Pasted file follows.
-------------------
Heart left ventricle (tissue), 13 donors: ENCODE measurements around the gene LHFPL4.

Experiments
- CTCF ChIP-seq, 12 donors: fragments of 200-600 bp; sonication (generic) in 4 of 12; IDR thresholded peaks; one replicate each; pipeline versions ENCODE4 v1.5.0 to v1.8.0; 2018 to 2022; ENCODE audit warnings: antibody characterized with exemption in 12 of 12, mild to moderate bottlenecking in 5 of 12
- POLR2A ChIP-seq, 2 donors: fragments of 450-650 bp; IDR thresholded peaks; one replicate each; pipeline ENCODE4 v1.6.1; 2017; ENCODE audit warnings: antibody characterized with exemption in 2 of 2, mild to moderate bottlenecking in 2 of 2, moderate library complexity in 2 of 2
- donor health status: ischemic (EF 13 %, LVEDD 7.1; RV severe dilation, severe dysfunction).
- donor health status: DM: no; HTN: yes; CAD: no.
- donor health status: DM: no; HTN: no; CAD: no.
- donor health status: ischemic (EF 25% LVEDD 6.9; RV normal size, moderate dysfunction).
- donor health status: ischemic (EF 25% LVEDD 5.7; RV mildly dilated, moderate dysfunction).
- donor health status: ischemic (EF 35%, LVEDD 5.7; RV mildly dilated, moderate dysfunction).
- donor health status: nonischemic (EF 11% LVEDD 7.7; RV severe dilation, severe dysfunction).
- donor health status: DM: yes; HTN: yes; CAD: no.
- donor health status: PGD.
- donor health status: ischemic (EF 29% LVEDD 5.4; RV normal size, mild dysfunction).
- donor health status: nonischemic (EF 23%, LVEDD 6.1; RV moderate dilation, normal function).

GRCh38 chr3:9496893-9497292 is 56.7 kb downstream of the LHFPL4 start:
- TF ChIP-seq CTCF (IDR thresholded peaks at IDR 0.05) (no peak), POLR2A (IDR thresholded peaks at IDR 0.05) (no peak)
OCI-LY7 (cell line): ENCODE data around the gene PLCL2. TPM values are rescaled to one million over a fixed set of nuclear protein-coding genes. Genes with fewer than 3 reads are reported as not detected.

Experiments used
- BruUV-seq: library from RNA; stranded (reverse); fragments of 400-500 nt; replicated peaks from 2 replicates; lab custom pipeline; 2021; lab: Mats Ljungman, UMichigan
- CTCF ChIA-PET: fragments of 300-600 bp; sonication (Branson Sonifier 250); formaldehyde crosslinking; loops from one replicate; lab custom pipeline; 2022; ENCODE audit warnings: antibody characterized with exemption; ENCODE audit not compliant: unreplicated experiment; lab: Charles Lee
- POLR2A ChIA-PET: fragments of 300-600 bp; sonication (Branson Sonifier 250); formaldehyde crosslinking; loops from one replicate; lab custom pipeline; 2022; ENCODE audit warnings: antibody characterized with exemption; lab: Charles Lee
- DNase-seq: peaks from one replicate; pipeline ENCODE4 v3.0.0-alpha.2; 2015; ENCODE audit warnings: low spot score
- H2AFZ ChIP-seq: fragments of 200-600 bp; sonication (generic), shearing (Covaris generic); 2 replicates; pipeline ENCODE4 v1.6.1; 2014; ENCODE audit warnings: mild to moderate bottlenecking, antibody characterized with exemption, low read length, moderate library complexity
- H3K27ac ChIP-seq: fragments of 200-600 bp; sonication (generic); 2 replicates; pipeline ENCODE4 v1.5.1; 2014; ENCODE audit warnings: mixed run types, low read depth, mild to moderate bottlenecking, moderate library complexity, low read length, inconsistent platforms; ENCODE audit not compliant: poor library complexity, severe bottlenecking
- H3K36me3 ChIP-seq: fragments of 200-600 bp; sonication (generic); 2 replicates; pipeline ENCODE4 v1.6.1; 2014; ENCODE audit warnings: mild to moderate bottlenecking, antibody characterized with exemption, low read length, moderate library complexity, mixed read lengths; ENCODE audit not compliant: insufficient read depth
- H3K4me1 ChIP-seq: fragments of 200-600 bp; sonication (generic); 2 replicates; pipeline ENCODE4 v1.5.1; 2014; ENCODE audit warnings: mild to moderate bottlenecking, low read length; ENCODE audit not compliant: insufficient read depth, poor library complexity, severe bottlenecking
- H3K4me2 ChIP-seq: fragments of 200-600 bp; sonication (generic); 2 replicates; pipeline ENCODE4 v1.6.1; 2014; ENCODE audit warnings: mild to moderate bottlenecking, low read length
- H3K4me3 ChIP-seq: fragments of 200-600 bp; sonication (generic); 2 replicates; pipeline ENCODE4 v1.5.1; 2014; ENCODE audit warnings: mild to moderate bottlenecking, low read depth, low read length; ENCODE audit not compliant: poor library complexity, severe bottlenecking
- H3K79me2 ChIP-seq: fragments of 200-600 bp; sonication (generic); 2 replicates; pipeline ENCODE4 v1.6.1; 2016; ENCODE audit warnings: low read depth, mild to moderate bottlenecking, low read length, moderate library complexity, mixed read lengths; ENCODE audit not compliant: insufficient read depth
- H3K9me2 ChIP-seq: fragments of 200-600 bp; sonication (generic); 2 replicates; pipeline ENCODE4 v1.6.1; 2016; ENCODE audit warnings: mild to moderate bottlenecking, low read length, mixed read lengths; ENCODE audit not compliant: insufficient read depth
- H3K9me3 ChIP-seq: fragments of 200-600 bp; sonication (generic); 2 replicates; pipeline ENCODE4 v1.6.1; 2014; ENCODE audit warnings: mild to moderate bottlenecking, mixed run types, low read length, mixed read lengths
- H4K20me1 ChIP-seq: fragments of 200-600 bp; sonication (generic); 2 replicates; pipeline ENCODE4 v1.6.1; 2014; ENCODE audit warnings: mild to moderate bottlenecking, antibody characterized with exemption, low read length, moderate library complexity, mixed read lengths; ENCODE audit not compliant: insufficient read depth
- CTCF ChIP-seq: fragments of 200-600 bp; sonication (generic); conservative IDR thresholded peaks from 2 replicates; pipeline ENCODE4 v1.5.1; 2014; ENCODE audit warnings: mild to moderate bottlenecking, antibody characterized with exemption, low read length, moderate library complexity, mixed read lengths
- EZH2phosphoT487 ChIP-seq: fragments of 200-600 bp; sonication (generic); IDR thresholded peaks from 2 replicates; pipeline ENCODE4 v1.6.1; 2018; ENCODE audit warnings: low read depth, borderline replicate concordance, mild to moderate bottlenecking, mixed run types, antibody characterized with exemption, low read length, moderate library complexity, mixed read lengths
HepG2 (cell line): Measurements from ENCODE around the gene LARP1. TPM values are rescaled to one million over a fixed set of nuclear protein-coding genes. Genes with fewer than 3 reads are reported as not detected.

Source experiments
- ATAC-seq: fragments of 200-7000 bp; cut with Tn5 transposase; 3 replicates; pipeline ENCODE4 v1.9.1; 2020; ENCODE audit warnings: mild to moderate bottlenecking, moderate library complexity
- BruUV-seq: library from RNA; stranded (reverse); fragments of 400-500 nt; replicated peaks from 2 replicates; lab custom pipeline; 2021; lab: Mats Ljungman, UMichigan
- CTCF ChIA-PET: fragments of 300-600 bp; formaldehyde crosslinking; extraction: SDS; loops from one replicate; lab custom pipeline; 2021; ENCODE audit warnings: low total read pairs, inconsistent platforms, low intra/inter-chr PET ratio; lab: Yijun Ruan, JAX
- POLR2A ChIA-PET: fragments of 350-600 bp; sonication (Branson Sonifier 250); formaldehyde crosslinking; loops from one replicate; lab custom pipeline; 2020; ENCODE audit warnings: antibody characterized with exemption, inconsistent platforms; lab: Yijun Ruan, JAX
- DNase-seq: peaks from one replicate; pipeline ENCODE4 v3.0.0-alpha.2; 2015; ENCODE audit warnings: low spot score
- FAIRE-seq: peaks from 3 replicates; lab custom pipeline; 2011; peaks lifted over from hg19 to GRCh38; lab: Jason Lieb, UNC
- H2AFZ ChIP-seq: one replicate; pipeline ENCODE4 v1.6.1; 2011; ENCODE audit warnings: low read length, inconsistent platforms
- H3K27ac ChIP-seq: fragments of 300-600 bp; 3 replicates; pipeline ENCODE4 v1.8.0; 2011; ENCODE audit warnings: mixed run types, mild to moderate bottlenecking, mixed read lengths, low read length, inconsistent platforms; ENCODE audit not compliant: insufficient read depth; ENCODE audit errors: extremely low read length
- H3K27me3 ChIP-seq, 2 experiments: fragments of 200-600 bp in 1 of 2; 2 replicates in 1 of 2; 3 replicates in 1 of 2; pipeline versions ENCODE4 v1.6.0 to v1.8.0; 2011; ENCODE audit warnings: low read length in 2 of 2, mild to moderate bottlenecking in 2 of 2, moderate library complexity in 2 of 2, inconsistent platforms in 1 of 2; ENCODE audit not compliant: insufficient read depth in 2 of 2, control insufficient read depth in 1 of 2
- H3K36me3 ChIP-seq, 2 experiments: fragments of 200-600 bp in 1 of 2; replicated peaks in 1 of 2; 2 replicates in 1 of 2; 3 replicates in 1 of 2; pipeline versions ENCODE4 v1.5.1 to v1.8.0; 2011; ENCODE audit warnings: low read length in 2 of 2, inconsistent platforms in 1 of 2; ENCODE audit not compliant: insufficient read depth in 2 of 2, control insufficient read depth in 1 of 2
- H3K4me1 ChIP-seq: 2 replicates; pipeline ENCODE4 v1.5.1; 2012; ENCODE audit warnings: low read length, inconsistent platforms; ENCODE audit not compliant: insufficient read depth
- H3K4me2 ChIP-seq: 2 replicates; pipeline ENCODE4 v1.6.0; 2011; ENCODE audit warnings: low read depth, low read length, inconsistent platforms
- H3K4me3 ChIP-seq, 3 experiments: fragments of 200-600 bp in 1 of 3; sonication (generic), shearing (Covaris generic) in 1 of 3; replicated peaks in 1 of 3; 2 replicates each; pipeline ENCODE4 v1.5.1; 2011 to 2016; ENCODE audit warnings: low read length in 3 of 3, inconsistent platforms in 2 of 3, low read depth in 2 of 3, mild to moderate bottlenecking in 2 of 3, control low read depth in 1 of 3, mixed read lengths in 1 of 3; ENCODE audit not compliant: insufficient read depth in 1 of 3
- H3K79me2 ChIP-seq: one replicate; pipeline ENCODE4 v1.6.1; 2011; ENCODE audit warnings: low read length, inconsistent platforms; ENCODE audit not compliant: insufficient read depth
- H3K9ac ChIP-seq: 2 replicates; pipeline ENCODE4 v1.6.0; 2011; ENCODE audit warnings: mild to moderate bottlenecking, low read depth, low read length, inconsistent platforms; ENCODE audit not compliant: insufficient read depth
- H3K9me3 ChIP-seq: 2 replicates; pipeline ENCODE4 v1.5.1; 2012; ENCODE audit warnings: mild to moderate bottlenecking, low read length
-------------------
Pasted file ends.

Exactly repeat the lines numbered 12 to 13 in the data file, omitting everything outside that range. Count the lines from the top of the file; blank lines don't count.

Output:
- donor health status: DM: yes; HTN: yes; CAD: no.
- donor health status: PGD.